Beyond the Before makes no bones about its intentions. Its opening seconds play out like a John Carpenter title sequence; a goofy shot of propulsive 80s horror-house synth-pop. From here onwards the fun doesn't let up. Over seven extended tracks, Yves Malone conjures gory images from a non-existent midnight movie — one as unsettling as it is joyous.
There is a buzzing, harpsichord-like quality to the synth tone used, which contributes to this atmosphere greatly. Oneohtrix Point Never's Age Of used a similar tone to the same baroque effect last year. But in practice, his and Malone's music couldn't be more different.
In fact, Malone’s work bears more resemblance to synthwave pioneer Com Truise’s (Seth Haley). Haley's music brought forth nostalgia for non-existent times. It parodied the retro-futurism of eighties music and cinema. Beyond the Before has the same kitschy appeal.
If Haley is an eerie ancestor of the vaporwave movement, Beyond the Before is like a bittersweet photo album of him. It emphasises the tender melancholy inherent to trashy horror, just as Kyle Dixon and Michael Stein's Stranger Things soundtrack did in 2016.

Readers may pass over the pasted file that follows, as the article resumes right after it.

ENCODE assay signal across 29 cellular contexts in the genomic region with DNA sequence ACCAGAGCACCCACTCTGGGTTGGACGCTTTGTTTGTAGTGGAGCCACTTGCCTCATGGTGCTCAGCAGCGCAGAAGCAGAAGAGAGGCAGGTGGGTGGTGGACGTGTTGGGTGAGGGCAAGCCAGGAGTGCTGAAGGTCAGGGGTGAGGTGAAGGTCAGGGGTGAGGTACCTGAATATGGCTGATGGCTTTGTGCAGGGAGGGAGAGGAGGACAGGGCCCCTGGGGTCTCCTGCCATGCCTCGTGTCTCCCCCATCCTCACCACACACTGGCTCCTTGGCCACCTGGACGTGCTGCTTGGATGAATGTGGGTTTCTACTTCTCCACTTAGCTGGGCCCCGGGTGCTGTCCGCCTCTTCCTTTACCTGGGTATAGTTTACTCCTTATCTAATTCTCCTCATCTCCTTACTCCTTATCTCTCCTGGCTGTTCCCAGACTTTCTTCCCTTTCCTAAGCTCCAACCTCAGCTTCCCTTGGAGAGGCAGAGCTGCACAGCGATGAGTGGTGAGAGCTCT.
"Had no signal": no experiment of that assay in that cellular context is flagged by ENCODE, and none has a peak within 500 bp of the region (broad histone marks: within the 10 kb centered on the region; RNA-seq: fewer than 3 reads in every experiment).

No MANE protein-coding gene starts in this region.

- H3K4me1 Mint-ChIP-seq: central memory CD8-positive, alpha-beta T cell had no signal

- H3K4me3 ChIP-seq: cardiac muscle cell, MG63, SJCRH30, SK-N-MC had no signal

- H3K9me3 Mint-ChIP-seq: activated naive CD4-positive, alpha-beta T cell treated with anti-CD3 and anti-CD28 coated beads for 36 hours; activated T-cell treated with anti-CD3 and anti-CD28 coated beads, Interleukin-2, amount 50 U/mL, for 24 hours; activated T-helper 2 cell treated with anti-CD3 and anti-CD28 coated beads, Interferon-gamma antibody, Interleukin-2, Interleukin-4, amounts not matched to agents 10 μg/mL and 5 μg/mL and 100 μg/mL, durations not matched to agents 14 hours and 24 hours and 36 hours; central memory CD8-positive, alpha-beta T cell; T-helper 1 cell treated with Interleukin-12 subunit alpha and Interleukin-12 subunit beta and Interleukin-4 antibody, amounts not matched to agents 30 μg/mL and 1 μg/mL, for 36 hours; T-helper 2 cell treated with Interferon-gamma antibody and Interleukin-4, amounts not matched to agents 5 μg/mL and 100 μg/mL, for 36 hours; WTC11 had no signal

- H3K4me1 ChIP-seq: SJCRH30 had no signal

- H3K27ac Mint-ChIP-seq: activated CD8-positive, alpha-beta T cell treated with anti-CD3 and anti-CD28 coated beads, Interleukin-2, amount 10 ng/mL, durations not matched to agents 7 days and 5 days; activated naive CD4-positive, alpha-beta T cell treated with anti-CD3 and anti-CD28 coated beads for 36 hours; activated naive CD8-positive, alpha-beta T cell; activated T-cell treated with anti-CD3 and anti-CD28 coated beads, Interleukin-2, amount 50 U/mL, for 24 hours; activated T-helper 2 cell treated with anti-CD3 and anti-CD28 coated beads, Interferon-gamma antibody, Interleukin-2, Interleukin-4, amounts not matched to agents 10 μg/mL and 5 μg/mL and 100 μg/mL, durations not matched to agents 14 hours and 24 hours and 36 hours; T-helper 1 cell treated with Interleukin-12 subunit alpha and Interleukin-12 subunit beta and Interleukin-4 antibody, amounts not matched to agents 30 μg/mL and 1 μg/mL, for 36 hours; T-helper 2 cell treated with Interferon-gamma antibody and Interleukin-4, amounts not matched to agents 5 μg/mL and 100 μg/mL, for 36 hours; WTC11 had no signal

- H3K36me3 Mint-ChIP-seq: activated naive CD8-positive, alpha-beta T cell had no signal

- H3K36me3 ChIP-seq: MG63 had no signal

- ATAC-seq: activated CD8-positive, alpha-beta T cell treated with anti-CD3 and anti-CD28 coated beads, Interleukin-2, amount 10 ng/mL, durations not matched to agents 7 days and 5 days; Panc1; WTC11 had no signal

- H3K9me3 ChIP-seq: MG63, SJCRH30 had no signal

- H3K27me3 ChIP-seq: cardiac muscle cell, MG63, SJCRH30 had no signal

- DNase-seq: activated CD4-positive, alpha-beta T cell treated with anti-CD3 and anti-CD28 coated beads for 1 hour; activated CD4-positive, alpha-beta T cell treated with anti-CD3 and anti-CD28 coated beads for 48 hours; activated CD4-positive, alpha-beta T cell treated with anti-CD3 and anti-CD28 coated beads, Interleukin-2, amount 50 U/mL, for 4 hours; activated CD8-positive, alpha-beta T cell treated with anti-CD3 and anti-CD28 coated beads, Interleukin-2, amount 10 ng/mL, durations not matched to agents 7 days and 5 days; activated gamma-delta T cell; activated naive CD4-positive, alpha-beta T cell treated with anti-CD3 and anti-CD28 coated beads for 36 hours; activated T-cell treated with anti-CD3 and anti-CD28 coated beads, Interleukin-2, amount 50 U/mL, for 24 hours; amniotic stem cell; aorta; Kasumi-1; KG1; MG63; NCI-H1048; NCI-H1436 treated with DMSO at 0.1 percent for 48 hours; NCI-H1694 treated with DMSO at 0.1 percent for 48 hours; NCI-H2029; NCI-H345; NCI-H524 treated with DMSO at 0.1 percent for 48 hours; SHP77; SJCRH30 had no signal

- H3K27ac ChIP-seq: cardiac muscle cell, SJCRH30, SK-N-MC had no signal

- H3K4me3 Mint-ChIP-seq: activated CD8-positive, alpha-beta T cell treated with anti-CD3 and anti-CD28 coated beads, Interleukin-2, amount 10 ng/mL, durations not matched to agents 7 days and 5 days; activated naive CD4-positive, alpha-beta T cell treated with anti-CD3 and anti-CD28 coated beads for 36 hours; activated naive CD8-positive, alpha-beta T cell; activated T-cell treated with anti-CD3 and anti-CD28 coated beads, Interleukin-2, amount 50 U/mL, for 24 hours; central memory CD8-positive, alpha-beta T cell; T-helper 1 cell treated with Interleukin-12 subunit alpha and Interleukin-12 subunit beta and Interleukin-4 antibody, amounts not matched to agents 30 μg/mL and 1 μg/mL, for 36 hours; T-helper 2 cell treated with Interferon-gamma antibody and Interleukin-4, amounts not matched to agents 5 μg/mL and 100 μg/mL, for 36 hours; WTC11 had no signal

That isn't to say this is a pastiche of Com Truise, or a shade of any of Haley's work. In fact, Malone's ambitions extend far beyond Haley's. Tracks often descend into beautiful noise sections in their final throes. They carry grooves for as long as ten minutes. It all looks positively avant-garde next to the no-frills synth-pop of In Decay.
And it is in these moments of experimentation that Beyond the Before lifts off. Synthwave is a genre which can exploit already-tired tropes of 80s yuppie music for the yuppies of today. But Malone often transcends the cynicism of their contemporaries to touch something sublime. This tape might not change the future. But at least it isn't trying to take the world back thirty years. An absolute riot.
You needn’t look further than John Carpenter and Alan Howarth’s masterful Prince of Darkness soundtrack for your horror synth fix. But, before that, purchase or stream Beyond the Before here.
Words by Andrew O’Keefe